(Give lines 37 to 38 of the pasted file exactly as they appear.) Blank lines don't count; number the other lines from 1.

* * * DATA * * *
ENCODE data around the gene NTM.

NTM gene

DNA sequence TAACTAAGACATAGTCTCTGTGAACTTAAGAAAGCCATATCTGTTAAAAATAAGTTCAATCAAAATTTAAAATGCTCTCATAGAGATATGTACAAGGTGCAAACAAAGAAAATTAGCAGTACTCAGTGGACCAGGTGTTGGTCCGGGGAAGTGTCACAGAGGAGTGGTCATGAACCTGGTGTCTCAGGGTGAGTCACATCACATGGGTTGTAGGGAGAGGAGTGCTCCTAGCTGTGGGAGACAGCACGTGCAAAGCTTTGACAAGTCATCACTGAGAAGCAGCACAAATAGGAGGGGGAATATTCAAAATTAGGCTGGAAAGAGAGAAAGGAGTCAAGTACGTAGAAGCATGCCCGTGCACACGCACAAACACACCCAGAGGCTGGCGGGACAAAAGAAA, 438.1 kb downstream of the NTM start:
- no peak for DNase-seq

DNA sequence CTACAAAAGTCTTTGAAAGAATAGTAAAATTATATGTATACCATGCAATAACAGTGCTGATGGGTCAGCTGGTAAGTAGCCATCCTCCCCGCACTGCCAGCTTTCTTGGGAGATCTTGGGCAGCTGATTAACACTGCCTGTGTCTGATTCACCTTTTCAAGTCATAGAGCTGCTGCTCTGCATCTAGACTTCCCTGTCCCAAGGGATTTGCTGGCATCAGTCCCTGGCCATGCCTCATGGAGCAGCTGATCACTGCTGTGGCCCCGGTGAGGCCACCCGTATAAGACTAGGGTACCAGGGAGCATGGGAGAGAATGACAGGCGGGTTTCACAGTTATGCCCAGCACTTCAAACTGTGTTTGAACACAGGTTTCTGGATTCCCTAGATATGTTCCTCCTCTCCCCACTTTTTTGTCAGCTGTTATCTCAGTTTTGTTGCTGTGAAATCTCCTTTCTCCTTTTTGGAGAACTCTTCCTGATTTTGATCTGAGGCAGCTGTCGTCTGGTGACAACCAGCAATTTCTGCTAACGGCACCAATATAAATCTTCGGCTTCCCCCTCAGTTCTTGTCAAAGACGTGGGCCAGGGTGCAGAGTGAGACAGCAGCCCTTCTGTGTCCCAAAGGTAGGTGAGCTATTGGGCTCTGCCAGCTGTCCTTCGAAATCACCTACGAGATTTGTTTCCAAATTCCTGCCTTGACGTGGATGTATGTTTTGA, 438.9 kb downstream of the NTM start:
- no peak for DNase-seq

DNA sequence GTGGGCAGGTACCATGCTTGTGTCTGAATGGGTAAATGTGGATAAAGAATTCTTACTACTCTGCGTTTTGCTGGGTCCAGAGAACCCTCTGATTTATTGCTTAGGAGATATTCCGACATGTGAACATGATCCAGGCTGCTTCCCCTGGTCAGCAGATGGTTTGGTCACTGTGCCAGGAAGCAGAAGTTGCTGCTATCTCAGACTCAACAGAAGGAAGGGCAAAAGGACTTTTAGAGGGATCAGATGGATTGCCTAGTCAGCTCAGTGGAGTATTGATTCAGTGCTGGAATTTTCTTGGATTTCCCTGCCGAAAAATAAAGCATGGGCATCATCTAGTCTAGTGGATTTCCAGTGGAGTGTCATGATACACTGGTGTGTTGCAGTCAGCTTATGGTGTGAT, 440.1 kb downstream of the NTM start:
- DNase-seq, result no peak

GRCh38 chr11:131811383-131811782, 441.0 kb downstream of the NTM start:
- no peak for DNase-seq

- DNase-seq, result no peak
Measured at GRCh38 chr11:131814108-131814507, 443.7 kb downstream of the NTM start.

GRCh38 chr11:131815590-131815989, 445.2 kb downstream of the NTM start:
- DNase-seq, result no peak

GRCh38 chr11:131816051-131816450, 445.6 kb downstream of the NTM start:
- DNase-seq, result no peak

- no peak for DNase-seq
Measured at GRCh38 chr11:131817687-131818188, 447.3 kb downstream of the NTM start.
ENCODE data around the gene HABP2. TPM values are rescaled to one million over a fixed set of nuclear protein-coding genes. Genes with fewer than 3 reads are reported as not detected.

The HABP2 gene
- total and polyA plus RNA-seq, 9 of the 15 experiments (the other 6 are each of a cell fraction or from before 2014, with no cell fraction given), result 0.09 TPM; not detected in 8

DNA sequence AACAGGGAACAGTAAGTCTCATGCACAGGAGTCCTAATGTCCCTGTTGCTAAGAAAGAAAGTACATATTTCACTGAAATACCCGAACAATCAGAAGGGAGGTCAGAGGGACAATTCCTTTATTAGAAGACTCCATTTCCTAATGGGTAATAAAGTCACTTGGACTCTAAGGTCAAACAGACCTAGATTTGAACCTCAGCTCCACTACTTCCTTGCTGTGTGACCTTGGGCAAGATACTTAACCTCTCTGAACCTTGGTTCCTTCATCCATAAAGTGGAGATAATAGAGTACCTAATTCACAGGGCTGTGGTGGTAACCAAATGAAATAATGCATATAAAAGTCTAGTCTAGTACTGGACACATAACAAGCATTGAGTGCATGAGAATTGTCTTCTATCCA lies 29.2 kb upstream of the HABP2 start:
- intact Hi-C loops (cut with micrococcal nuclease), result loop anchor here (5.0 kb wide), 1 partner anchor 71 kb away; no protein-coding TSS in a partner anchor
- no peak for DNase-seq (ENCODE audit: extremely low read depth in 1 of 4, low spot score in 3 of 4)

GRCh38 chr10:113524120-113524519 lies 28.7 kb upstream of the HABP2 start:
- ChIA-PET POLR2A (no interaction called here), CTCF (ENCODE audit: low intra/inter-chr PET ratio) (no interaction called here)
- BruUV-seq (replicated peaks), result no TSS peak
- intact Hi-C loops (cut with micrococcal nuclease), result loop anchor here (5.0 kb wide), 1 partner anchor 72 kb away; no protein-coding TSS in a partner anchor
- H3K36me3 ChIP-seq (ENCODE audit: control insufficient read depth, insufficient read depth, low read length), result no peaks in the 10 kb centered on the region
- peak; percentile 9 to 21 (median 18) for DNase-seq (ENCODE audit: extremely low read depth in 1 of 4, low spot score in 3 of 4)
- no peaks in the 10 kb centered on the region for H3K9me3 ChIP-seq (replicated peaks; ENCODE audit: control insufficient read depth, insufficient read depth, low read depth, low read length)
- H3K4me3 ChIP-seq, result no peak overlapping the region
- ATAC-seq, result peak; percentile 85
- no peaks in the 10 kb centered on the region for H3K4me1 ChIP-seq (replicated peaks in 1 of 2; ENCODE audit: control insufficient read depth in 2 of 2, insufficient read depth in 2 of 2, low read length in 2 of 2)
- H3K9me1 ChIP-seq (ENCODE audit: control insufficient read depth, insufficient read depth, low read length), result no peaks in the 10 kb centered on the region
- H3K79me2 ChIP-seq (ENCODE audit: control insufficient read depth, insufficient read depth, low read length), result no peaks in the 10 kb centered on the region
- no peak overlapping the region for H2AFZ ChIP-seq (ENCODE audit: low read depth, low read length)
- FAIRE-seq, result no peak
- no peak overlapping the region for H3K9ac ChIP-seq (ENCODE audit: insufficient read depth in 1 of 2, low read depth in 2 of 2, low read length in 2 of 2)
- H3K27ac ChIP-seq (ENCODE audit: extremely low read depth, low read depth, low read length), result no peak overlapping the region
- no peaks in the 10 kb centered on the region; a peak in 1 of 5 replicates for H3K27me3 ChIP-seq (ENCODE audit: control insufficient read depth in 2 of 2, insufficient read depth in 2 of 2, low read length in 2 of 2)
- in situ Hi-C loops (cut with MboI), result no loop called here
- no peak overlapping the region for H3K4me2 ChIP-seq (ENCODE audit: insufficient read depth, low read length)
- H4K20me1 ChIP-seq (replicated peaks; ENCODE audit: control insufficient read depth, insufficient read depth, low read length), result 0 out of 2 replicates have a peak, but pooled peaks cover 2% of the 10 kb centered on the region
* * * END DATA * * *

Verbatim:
- no peak overlapping the region for H2AFZ ChIP-seq (ENCODE audit: low read depth, low read length)
- FAIRE-seq, result no peak